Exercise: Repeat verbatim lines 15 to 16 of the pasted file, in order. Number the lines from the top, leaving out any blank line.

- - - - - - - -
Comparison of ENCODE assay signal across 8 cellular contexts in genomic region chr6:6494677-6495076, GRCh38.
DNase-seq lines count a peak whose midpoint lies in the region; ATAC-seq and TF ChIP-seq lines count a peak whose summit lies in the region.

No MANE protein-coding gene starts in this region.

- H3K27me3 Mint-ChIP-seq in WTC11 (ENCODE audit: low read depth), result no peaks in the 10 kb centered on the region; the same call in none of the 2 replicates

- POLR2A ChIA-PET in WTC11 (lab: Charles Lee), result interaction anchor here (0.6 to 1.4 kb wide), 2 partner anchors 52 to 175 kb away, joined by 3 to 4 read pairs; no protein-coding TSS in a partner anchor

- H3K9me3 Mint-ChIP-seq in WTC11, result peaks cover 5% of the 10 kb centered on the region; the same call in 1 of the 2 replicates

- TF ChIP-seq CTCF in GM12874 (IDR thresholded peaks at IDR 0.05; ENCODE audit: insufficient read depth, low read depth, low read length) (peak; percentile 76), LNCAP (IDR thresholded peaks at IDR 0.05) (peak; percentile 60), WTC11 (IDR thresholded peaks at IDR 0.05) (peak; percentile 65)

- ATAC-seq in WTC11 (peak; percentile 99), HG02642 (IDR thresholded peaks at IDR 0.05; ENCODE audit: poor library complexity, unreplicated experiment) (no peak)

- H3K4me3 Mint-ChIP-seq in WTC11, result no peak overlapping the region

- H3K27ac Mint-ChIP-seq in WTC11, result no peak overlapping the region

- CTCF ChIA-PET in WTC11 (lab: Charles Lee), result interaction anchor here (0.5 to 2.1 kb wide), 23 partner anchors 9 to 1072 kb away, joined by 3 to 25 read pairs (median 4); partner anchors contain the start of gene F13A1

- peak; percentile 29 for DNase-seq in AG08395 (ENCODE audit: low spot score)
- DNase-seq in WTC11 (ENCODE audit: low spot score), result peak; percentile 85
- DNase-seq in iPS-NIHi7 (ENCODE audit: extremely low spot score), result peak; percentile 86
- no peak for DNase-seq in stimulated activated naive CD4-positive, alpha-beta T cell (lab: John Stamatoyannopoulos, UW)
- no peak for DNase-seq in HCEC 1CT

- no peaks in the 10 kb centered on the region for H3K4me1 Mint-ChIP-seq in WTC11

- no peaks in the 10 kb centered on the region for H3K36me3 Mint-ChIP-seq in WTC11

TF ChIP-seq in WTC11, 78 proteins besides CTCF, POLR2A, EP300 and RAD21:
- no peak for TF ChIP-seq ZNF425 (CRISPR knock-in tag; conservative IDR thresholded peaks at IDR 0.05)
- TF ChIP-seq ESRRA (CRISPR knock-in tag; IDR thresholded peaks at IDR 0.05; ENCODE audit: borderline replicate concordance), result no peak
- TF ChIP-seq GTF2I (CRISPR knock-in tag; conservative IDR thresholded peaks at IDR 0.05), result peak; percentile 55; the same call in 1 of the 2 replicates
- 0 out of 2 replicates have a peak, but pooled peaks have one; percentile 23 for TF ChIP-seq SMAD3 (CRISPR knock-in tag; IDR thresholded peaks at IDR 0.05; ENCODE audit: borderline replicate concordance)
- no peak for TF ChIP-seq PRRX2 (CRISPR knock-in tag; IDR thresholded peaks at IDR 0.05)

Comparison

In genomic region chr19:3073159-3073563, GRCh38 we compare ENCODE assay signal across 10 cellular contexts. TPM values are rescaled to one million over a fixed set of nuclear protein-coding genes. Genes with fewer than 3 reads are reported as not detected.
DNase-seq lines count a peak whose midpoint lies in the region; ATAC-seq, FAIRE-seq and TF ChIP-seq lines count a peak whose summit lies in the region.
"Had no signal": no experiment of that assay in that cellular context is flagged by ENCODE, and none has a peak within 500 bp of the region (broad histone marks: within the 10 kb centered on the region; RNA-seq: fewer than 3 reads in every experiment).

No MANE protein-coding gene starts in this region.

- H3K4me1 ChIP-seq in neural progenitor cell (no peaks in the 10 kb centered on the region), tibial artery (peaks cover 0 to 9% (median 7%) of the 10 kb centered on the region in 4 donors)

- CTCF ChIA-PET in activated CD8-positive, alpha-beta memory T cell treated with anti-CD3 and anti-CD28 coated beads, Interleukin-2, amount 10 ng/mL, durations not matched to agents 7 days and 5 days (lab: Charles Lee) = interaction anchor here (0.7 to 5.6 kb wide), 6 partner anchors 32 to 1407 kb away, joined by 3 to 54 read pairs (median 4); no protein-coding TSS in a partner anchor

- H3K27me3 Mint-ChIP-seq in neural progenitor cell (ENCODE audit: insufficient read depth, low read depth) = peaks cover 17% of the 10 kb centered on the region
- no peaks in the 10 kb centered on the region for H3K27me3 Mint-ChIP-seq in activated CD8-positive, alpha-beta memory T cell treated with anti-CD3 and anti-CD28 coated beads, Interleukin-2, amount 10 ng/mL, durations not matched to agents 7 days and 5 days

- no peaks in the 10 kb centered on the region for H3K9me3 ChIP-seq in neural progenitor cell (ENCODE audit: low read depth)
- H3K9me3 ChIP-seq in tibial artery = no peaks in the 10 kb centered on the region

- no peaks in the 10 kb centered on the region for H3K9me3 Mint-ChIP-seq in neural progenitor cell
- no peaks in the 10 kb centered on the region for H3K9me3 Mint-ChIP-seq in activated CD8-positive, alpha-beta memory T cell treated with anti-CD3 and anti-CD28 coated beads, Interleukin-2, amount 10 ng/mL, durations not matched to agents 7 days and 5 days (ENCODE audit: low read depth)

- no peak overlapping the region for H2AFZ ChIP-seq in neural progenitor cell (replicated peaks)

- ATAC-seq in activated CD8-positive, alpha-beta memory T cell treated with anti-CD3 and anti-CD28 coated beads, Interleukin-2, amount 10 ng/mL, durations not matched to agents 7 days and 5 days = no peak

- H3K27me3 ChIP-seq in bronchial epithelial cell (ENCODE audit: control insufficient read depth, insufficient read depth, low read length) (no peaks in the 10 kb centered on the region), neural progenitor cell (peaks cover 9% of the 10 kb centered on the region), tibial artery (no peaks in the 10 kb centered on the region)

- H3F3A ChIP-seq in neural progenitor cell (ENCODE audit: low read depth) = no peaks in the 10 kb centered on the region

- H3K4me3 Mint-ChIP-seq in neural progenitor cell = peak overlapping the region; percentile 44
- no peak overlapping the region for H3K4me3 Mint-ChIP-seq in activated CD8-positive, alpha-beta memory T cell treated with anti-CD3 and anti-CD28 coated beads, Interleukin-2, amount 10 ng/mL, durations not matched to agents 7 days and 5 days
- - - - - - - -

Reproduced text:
- no peak for DNase-seq in stimulated activated naive CD4-positive, alpha-beta T cell (lab: John Stamatoyannopoulos, UW)
- no peak for DNase-seq in HCEC 1CT